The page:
Original article continued:

Drew Doughty
There has been a lot of speculation and rumors in LA about Drew Doughty and his contractual status. Has he re-signed or does he have an incredible offer in front of him? Is he holding out? Will he be offer-sheeted? Will he be traded if things get worse?

The fourth year pro, Doughty is coming off three solid NHL seasons, two as a teenager, including a sophomore year that earned him a Norris Trophy nomination.

Thus, considering his status as an elite NHL defenseman at such a tender age, the intense scrutiny regarding the status of his contract is certainly expected -- but sometimes unfortunately many times it can take on a negative undertone. It didn't help that a senior person in the LA Kings management group made some controversial remarks earlier this month.

Jack Ferreira

LAK Asst GM Jack Ferreira perhaps spoke out of turn when he had the following to say to southern California newspaper that was doing  profile piece on him:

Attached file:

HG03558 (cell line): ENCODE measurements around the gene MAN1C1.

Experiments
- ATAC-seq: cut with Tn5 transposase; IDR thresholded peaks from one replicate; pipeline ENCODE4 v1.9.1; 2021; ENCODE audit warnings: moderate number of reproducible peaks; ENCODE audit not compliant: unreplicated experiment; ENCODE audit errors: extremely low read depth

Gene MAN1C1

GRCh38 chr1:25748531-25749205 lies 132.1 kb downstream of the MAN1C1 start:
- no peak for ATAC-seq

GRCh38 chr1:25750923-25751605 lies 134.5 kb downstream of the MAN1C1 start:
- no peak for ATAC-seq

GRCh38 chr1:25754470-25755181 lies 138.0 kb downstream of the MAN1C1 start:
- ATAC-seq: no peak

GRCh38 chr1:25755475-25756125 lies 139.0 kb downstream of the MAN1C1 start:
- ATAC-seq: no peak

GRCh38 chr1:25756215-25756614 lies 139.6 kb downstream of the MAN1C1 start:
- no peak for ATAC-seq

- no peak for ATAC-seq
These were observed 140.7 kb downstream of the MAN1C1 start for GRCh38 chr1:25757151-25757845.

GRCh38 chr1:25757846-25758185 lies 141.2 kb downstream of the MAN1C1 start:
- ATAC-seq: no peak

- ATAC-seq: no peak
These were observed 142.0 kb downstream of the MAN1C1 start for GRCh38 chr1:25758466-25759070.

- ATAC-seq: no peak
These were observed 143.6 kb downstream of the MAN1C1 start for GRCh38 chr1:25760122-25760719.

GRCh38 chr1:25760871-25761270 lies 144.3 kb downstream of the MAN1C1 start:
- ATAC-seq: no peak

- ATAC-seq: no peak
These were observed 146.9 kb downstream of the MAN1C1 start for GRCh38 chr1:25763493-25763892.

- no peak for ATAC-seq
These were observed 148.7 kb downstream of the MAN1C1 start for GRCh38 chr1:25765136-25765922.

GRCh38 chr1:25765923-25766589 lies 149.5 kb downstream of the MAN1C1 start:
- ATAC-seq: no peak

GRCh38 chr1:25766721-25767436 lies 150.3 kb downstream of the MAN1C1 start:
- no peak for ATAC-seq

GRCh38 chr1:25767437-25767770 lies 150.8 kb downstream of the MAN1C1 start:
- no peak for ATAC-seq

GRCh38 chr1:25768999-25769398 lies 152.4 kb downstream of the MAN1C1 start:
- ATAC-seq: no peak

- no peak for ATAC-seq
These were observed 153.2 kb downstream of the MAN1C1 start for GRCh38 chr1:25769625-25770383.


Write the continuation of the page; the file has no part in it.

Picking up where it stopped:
"This year we were up in Toronto for the scouting combine and Dean had some meetings with Newport Sports (Don Meehan)...He came back and they were discussing what went on, and I just looked at him and said, 'Dean, they don't want to make a deal. They're not ready to make a deal.' That's gonna be a tough one. I would not be surprised if he was a holdout. I went through it with Paul Kariya, and Dean's been through it."

Just yesterday, Doughty responded with the following during a TV interview, transcribed here:
"For all those people that think I'm holding out and all these things, there so many rumors floating around and I haven't seen one true one...Like I said, its going to get done, its just a mater of time...No ones panicking -- there's no urgency. I'm sure it will be done before the season, so there's no worries about it."

So there you go, judging by his statement and by his demeanor, Doughty doesn't sound like a player who will put into jeopardy any games (nor even training camp) by trying to hold out for ideal contract terms. In my opinion, the perceived delay in signing is all just a part of the negotiating process. Doughty said it himself in the same interview, "We kind of had a number ourselves in place and I'm sure LA has a number as well." When crunch time rolls around, both sides will get back to the table and with renewed urgency and hammer out a deal.